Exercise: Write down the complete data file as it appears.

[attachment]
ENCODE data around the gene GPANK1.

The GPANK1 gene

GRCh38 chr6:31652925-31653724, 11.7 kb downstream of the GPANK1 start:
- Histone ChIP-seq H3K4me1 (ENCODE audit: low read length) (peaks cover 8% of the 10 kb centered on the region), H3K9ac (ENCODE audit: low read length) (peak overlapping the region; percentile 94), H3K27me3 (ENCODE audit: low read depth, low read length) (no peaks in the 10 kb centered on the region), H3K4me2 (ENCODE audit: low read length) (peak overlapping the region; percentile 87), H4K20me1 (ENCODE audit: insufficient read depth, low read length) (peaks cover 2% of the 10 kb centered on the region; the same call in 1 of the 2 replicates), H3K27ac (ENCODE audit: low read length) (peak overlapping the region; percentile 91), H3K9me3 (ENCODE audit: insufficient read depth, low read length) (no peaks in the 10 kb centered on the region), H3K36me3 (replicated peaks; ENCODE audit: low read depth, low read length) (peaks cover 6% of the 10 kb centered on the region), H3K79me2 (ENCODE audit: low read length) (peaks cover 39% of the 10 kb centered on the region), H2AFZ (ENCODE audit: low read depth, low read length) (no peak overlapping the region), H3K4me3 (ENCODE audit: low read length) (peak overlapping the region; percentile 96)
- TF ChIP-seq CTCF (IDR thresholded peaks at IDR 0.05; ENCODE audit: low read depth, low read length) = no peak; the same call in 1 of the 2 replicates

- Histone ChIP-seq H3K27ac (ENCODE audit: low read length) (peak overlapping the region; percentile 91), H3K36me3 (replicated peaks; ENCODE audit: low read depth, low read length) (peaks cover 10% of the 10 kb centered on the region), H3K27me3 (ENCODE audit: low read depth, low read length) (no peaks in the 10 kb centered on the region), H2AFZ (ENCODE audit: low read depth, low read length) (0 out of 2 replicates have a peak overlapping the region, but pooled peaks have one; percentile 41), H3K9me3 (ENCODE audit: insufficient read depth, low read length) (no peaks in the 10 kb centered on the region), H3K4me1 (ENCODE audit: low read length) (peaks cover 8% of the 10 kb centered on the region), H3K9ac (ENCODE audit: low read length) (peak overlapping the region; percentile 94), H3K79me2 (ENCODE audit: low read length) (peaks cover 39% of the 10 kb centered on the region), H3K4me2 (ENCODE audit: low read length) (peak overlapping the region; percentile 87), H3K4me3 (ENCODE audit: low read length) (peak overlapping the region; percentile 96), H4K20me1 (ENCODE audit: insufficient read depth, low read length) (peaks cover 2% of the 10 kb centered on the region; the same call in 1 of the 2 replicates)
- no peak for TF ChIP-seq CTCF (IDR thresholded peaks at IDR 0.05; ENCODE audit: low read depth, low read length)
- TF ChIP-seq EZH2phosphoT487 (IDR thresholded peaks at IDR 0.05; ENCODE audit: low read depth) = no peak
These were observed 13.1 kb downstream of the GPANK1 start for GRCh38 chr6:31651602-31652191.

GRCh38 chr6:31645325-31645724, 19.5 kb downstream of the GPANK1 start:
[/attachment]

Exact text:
ENCODE data around the gene GPANK1.

The GPANK1 gene

GRCh38 chr6:31652925-31653724, 11.7 kb downstream of the GPANK1 start:
- Histone ChIP-seq H3K4me1 (ENCODE audit: low read length) (peaks cover 8% of the 10 kb centered on the region), H3K9ac (ENCODE audit: low read length) (peak overlapping the region; percentile 94), H3K27me3 (ENCODE audit: low read depth, low read length) (no peaks in the 10 kb centered on the region), H3K4me2 (ENCODE audit: low read length) (peak overlapping the region; percentile 87), H4K20me1 (ENCODE audit: insufficient read depth, low read length) (peaks cover 2% of the 10 kb centered on the region; the same call in 1 of the 2 replicates), H3K27ac (ENCODE audit: low read length) (peak overlapping the region; percentile 91), H3K9me3 (ENCODE audit: insufficient read depth, low read length) (no peaks in the 10 kb centered on the region), H3K36me3 (replicated peaks; ENCODE audit: low read depth, low read length) (peaks cover 6% of the 10 kb centered on the region), H3K79me2 (ENCODE audit: low read length) (peaks cover 39% of the 10 kb centered on the region), H2AFZ (ENCODE audit: low read depth, low read length) (no peak overlapping the region), H3K4me3 (ENCODE audit: low read length) (peak overlapping the region; percentile 96)
- TF ChIP-seq CTCF (IDR thresholded peaks at IDR 0.05; ENCODE audit: low read depth, low read length) = no peak; the same call in 1 of the 2 replicates

- Histone ChIP-seq H3K27ac (ENCODE audit: low read length) (peak overlapping the region; percentile 91), H3K36me3 (replicated peaks; ENCODE audit: low read depth, low read length) (peaks cover 10% of the 10 kb centered on the region), H3K27me3 (ENCODE audit: low read depth, low read length) (no peaks in the 10 kb centered on the region), H2AFZ (ENCODE audit: low read depth, low read length) (0 out of 2 replicates have a peak overlapping the region, but pooled peaks have one; percentile 41), H3K9me3 (ENCODE audit: insufficient read depth, low read length) (no peaks in the 10 kb centered on the region), H3K4me1 (ENCODE audit: low read length) (peaks cover 8% of the 10 kb centered on the region), H3K9ac (ENCODE audit: low read length) (peak overlapping the region; percentile 94), H3K79me2 (ENCODE audit: low read length) (peaks cover 39% of the 10 kb centered on the region), H3K4me2 (ENCODE audit: low read length) (peak overlapping the region; percentile 87), H3K4me3 (ENCODE audit: low read length) (peak overlapping the region; percentile 96), H4K20me1 (ENCODE audit: insufficient read depth, low read length) (peaks cover 2% of the 10 kb centered on the region; the same call in 1 of the 2 replicates)
- no peak for TF ChIP-seq CTCF (IDR thresholded peaks at IDR 0.05; ENCODE audit: low read depth, low read length)
- TF ChIP-seq EZH2phosphoT487 (IDR thresholded peaks at IDR 0.05; ENCODE audit: low read depth) = no peak
These were observed 13.1 kb downstream of the GPANK1 start for GRCh38 chr6:31651602-31652191.

GRCh38 chr6:31645325-31645724, 19.5 kb downstream of the GPANK1 start: